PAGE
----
Interview with Victoria (aka Vctraa)
Born & raised in Chicago, upcoming producer and singer Vctraa bridges the gap between electronic music and hip hop. This birthed the new wave genre called “Space Trap” that combines these elements into a mirage of groovy trance vibes. She is set to release her 2nd EP titled, “Hit the Floor” Summer 2020.
Interview by Aleena Kumandan
So, tell us about yourself.
Thank you for having me. I’m a musician from Chicago. My stage name is Vctraa, but my name is Victoria. I started producing and recording my own music about a year and a half ago, but I’ve played instruments for over 10 years.
How did you get into recording and producing music?
I was inspired by a lot of underground SoundCloud artists such as Vision4k, David Shawty, and Angst. I really loved their songs, but the music always stood out to me. I would start to try to unpack their instrumentals, I wanted to know what was happening with every instrument in the song. At a certain point, I figured that I really could record music like this on my own. Soon after that I bought Ableton and it took off from there.
To you what makes a good beat or a good producer? What a common factor in all good music?
I think a good beat is a beat that makes the listener feel an emotion and creates a vibe. A lot of people listen to music to feel something or to be brought to another place. I think a producer who is able to speak to a listener through their music has successfully done their job.The common factor in music I would say is emotion. A lot of the emotional side of music is definitely subconscious I would say.
Are there any advantages to producing and recording your own beats as opposed to having someone do it for you?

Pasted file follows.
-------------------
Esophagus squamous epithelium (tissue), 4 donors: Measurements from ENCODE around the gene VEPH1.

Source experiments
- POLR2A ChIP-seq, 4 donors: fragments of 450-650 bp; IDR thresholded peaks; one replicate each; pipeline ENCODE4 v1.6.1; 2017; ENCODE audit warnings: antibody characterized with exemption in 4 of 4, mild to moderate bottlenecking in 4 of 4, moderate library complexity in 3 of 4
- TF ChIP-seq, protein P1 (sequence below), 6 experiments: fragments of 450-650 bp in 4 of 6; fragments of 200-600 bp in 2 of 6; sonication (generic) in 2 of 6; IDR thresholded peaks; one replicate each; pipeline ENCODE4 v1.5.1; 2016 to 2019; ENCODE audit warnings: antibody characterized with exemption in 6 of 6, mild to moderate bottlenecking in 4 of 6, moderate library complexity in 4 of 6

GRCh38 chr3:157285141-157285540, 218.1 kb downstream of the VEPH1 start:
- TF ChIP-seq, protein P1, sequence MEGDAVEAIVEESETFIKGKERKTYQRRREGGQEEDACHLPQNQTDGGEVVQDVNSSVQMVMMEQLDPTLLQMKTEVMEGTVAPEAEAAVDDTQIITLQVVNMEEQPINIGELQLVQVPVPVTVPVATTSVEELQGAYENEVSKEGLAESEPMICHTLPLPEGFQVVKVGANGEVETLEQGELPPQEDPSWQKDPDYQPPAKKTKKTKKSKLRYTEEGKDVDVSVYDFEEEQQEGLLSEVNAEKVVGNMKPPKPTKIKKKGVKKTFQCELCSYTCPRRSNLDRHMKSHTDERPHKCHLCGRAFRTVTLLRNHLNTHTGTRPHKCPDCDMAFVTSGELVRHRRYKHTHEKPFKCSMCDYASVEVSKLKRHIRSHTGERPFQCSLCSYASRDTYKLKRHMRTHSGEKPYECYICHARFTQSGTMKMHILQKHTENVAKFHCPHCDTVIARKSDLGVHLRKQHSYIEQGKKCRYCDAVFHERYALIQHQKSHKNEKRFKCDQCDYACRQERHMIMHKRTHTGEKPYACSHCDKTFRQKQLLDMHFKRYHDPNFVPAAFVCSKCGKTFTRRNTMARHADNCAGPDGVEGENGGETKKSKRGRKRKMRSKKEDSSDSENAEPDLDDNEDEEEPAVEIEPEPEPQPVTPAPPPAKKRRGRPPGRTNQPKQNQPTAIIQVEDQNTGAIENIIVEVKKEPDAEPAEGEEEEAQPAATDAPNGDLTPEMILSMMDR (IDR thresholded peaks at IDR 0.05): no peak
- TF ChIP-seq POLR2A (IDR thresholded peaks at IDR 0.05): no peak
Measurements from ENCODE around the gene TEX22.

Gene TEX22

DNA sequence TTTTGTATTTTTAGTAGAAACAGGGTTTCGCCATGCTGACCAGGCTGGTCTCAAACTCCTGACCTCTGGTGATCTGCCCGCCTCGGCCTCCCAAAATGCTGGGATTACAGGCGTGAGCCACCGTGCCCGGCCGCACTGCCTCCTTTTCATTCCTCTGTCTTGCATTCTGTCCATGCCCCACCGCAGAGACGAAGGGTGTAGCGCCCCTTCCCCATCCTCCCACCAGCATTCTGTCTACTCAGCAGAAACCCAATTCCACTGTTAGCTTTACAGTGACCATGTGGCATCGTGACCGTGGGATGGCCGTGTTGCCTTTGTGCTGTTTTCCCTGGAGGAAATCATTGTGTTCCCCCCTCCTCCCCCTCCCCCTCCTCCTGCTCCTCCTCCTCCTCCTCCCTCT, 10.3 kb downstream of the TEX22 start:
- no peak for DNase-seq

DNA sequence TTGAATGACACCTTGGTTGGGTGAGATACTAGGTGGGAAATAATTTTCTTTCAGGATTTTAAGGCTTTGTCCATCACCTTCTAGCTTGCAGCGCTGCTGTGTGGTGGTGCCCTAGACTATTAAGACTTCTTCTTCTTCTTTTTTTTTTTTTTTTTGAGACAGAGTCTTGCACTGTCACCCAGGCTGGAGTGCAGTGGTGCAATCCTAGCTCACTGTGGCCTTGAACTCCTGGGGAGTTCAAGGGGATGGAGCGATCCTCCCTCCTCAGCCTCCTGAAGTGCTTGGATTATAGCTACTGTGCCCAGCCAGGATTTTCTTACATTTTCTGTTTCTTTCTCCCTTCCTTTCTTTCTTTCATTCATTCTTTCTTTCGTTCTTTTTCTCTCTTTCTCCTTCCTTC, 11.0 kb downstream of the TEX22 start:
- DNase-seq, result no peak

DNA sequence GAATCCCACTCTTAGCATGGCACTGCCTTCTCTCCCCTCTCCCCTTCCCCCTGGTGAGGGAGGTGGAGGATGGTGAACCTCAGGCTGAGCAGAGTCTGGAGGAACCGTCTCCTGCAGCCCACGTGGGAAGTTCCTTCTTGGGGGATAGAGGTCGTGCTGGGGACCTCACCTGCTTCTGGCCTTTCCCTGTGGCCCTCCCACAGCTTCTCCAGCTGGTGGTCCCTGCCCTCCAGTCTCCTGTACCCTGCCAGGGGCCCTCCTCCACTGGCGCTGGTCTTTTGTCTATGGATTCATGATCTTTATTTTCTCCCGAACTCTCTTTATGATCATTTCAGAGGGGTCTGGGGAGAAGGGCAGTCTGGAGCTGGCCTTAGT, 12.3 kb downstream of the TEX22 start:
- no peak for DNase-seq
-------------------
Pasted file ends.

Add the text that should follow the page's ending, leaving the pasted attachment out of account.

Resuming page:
Yes! I would say that producing and recording my own music is probably one of the biggest advantages I have. When I make a beat, I’m able to create an organic vibe that I am feeling. It’s real, authentic, and it’s perfectly crafted for me.
On top of that, I write my own lyrics and arrange my own song, and make my own cover art. All of these things allow me to create a vibe that allows me to speak my emotions to my listeners through my music. It’s honestly magical.
Do you think that authenticity is important in music? What does it really mean for music to be inauthentic?
I definitely do think authenticity is important in music. I think of music as a conversation. A lot can be misconstrued if someone isn’t being honest in the conversations. For music to be inauthentic, it means that there are a lot of trying to be something you’re not, or doing things you wouldn’t normally do for clout.
Who are your biggest inspirations?
A few of my biggest inspirations are David Shawty, Night Lovell, Lil Uzi, Bommer, He$h, and Level Up
How has the quarantine affected your plans for the year?
My goal for 2020 was to start doing shows, but the Covid 19 situation has slightly delayed my plans. I’m using this time to educate myself about the local music scene and venues.
Did you always know you wanted to be a performer/ musician? How did you realize that this is what you wanted to do with your life?
I’ve known that music was going to be a big part of life since I was young. I’ve always played instruments and had a deep interest in music. It wasn’t until about 6 or 7 months ago that I realized that performing and doing shows would be something that I’d be interested in. After going to some shows of my favorite artists, I realized that being a professional musician is a very attainable goal for me.
What are the steps someone has to take to book a show?
They’ll need to put together an EPK, email booking agents for venues, reach out to promoters, engage with fans and potential fans, and rehearse as much as possible.
Do you have any advice for aspiring musicians?
Yes! I would tell them to never ever underestimate themselves. Anything goal you want to reach is attainable. You are capable of doing anything you are willing to work for. Just stick to the music and stay true. Also, don’t be afraid to reach out and ask for help or advice